DSS chief Lillian Koller resigns, says her leadership has become a "distraction"

Posted by JAMIE SELF on June 2, 2014 

Department of Social Services director Lillian Koller testifies for the second time at a Senate panel charged with investigating the agency's role in cases where children died.

GERRY MELENDEZ — gmelendez@thestate.com Buy Photo

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— Lillian Koller, Director of S.C. Department of Social Services, has resigned from her post leading the state's child-welfare agency, Gov. Nikki Haley's office announced Monday.

Amber Gillum, Deputy State Director for Economic Services, will serve as interim director until Haley makes a permanent appointment to the Cabinet post.

Koller's resignation follows several months of hearings by a panel of senators investigating claims that the agency missed abuse cases where children involved in Social Services later died. Reports of high worker case loads also have drawn rebuke.

Koller was expected to testify a third time before the Senate panel this Wednesday, but no longer will, said Sen. Tom Young, R-Aiken, the panel's chairman. No one else from the agency will appear in her place, he added.

Young had asked Koller to appear to discuss new data the panel received. The statistics showed some caseworkers with more than 40 cases and more than 90 children they were responsible for seeing in a single month.

"That's very troubling," said Young, who has not called for Koller's dismissal, waiting to give his recommendations in a report later this year.

"Now that (Koller) resigned, that does not mean our subcommittee doesn't have questions about the data," he said.

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In her resignation letter, effective immediately, Koller did not concede any wrongdoing. Instead, she said she felt her employment as state director was becoming a “distraction.”

“It has become more and more apparent to me during the past few weeks that my being the State Director is causing a distraction and making it more difficult for DSS to continue the measurable improvements made to the Agency during my tenure that have improved the lives of the citizens we serve,” Koller wrote in her resignation letter to Haley.

Haley, who has supported Koller, continued to defend her in a statement she released after the news:

"Under (Koller’s) leadership, DSS closed a $28 million deficit, moved more than 20,000 South Carolinians from welfare-to-work, and has done wonders to improve our foster care system, placing more South Carolina children in stable, healthy families," Haley said in a statement released by her office.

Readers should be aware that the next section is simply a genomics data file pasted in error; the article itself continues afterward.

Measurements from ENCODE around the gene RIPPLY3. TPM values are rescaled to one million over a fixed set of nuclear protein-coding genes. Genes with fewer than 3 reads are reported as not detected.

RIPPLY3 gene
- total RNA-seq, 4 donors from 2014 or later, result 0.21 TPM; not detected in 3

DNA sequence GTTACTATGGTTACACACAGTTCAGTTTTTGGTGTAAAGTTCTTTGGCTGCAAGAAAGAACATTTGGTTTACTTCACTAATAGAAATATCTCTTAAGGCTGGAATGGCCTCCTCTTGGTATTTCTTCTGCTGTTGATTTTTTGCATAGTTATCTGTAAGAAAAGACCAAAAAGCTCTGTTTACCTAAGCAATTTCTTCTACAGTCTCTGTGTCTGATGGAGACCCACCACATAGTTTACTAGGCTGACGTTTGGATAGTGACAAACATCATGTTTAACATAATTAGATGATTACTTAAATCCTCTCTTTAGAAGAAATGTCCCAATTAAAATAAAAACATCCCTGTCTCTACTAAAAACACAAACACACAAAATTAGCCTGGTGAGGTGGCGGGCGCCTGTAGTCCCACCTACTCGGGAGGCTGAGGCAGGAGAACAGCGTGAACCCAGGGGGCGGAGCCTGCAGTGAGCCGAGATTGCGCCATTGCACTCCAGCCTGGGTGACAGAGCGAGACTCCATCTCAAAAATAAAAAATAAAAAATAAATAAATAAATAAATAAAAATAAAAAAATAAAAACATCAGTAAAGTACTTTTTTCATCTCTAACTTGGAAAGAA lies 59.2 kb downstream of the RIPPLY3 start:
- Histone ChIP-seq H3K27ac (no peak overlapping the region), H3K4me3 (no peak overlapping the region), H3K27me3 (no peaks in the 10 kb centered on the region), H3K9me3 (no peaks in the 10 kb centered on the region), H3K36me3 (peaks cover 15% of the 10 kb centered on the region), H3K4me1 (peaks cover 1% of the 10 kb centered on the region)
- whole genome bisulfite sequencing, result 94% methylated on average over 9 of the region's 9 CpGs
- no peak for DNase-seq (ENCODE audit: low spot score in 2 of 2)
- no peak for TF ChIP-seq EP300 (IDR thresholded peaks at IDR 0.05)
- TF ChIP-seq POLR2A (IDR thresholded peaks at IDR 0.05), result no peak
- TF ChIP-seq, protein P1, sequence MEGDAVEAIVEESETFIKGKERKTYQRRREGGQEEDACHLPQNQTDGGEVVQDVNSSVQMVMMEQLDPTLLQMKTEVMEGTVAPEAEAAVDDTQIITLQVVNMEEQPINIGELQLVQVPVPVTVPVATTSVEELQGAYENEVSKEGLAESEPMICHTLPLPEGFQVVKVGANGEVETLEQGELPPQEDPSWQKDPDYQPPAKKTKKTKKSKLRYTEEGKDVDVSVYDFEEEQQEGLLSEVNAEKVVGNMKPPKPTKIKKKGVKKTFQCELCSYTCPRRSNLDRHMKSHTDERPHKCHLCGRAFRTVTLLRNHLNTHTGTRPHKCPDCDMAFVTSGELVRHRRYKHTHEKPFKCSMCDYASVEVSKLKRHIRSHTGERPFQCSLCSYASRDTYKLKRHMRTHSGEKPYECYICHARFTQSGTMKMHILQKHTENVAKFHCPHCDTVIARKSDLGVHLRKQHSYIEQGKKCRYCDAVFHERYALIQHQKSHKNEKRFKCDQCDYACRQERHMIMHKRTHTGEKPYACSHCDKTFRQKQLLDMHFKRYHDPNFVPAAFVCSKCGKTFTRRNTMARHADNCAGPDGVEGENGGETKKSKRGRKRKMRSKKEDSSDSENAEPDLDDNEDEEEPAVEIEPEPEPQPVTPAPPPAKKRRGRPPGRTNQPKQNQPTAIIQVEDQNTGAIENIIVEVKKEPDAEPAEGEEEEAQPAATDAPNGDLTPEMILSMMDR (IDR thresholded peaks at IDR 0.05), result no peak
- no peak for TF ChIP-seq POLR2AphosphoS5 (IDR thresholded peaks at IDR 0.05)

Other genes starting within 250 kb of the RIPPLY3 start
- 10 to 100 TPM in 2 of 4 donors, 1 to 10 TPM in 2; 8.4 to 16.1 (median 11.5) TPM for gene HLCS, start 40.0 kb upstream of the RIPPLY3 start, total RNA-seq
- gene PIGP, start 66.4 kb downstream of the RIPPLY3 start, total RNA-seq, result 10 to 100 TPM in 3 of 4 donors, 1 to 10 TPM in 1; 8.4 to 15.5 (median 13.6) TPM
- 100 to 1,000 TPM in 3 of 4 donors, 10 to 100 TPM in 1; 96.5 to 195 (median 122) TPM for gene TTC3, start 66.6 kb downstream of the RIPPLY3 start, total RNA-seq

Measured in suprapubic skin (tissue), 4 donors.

"Today, as she has every day since coming to South Carolina, Lillian has put the well-being of the children of our state above her own,” Haley continued. “We have been lucky to have her, and I will continue to be proud of Lillian, the work she's done at DSS, and most of all, that I can call her my friend.”

Two state senators among the first to call for Koller's removal said Monday that her stepping down is a good start, but not the only change that Social Services needs.

“I don't believe that everything that was wrong at the Department of Social Services was Director Koller’s fault, said state Sen. Katrina Shealy, R-Lexington, and the member of a Senate panel investigating the agency.

“There has been a lot of tension, a lot of distraction. This will ease a lot of that,” Shealy said, adding that Social Services has had problems for years that did not improve under Koller's leadership.

Sen. Joel Lourie, D-Richland, called Koller's resignation "long overdue," and said he hopes the interim leadership will bring clarity to how the agency is running.

"Bring us the facts however bad they may be," Lourie said in a conference call with media Monday.

Both Shealy and Lourie said they feel as though accurate statistics about the agency's management have not been forthcoming.

"We've been asking questions and getting different answers every time," Shealy said. "I hope that people feel like they can be honest and not threatened. I hope they can come forward and do things that will make the agency better."

Gillum will step into her new role as interim director while keeping her salary of $119,500.

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